Sunday, August 26, 2012

Mango Pepper Sauce, a.k.a. AWESOME SAUCE

I have a friend - a sweet, wonderful friend - who occasionally sends me jars of amazing pepper sauce. Over the years, Danny has sent me pineapple habanero sauce, cherry jalapeno sauce, plum cayenne sauce, and more. This summer, he didn't send me any, as he's been remodeling a house and jet-setting between Seattle and Bangkok. *frowny face*

Thankfully, someone blessed us with a couple pounds of fresh garden peppers, and - while I love making recipes like The Sexy Vegan's Jalapeno Poppers and fresh salsa - I didn't have a plan to use all the peppers stockpiled in my refrigerator.

So, I called up Danny, and begged him to give me some pointers on recreating his amazing sauces. He gave me general guidelines, like, "Use a bit of this and a bit of this, then cook it and add a bit of this."

Miraculously, the result was absolutely divine. I was even able to use up some of this summer's fresh tomatoes!

Without further ado, here's my recipe for...

Mango Pepper Sauce, a.k.a. AWESOME SAUCE

1 1/2 pounds hot peppers (I used a blend of serrano, jalapeno, and cayenne)
5 large tart apples, like Granny Smiths
5 large tomatoes
3 mangoes
2 large onions
6 - 8 cloves of garlic

3/4 c. vinegar (I used apple cider vinegar, but you can use white, if desired)

In a 2-gallon stock pot, dice up the hot peppers, removing the stems from the top.

Peel and remove seeds from the apples, roughly chop, and add to pot.

Cut tomatoes into large chunks and toss into the pot.

Finally, roughly chop the onions and garlic and add to the pot. Give the contents a good stir. It should be relatively full.

Over medium heat, cook the mixture down, stirring occasionally, until the pot is about half full. This will take a while - probably long enough to read a chapter or two of Fifty Shades of Grey. As the vegetables heat, their natural juices will fill the bottom of the pot and they will become soft and tender.

Remove mixture from heat and puree until smooth- in small batches - in a blender or food processor, transferring blended sauce into a large bowl. It will still be hot at this point.

When all of the vegetables are pureed and transferred to the bowl, you're ready to add your vinegar. Stir in 1/4 cup at a time. You may use more, if desired.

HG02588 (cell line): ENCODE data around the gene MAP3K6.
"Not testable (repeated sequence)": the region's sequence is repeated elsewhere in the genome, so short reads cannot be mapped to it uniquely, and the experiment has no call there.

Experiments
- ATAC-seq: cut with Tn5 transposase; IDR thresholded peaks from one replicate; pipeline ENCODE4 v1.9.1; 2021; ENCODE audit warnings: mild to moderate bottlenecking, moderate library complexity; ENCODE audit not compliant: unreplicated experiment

Note: Danny actually recommends using a confectioner's strainer or cheesecloth before adding vinegar to remove fruit and vegetable pulp before adding vinegar. If you want a smoother sauce, you may do so, but I've found it unnecessary, unless I'm using an especially stringy or pulpy fruit, such as pineapple. I'm not terribly picky, and don't mind a small fleck of tomato peel in my sauce, but Danny is a perfectionist. Me? Not so much. You may strain, if you like.

Transfer the still-hot sauce into jars.

Now, if you have a metric busload of friends and neighbors who love pepper sauce and will use it right away, you can simply stop here, refrigerate and enjoy your sauce. If, however, you'll be storing some of it, you'll need to can it.

I recycled canning jars and lids my mother sent to me. See the labels? God help anyone who opens one of these jars, looking for apple butter.

Fill your jars to within 1/4 inch from the top, making sure not to slop any sauce around the rim of the jar.

Place the jars in a double boiler, adding water two-thirds of the way up to the top of the jars, and bring the water to a boil.

Continue to boil for 20 minutes or so. The tops of the lids may not be vacuum-sealed down completely, but won't be "springy" when you press on them.

Allow the jars to cool. As they cool, they'll vacuum seal, creating a concave curve to the lid.

There's a whole chemistry aspect to canning - one which I'm terrified of - which calculates the pH of a canned food, and requires adding acid to the mix to prevent the growth of bacteria. That's why we add the vinegar. I added it to my taste level, but I cannot vouch for the overall pH of the batch. Are there any canners and/or chemists out there who can, for me?

In any event, even though the jars are sealed, Danny and I recommend storing them in the refrigerator, reducing the opportunity for said bacteria to grow.

At our house, it isn't really an issue, because we put this sauce on everything, from tortilla chips to fresh vegetables to rice and pasta, and it's gone before we know it!

Tip: Add a zingy flair to your regular tomato-based pasta sauce by throwing a few tablespoons of AWESOME SAUCE in.

Makes approximately three quarts of sauce.

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